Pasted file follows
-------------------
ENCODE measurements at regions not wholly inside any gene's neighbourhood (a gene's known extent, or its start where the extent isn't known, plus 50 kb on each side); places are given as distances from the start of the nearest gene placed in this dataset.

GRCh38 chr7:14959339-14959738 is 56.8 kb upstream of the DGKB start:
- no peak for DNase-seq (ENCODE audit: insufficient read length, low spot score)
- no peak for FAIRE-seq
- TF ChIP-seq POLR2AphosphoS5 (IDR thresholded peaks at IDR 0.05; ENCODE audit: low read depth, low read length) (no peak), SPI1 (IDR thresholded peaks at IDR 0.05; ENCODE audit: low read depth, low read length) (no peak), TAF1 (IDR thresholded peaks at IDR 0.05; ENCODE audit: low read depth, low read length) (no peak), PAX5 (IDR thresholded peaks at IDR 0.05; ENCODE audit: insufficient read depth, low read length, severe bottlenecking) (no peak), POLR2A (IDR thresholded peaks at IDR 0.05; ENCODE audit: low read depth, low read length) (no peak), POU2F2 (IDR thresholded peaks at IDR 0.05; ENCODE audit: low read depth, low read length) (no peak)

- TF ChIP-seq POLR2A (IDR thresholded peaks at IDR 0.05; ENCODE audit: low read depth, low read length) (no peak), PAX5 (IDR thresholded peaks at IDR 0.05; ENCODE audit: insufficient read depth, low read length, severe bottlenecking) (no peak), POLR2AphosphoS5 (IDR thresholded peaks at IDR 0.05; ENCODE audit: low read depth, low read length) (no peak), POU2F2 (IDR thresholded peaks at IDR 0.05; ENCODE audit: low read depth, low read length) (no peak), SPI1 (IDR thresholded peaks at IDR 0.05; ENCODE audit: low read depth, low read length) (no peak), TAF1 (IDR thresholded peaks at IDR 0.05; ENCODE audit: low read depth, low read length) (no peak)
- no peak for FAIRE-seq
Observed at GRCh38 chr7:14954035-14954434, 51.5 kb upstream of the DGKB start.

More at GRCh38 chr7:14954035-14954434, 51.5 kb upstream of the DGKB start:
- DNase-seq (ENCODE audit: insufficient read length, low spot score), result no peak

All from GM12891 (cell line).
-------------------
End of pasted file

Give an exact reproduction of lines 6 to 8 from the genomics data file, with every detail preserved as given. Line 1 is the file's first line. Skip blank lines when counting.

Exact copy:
- TF ChIP-seq POLR2A (IDR thresholded peaks at IDR 0.05; ENCODE audit: low read depth, low read length) (no peak), PAX5 (IDR thresholded peaks at IDR 0.05; ENCODE audit: insufficient read depth, low read length, severe bottlenecking) (no peak), POLR2AphosphoS5 (IDR thresholded peaks at IDR 0.05; ENCODE audit: low read depth, low read length) (no peak), POU2F2 (IDR thresholded peaks at IDR 0.05; ENCODE audit: low read depth, low read length) (no peak), SPI1 (IDR thresholded peaks at IDR 0.05; ENCODE audit: low read depth, low read length) (no peak), TAF1 (IDR thresholded peaks at IDR 0.05; ENCODE audit: low read depth, low read length) (no peak)
- no peak for FAIRE-seq
Observed at GRCh38 chr7:14954035-14954434, 51.5 kb upstream of the DGKB start.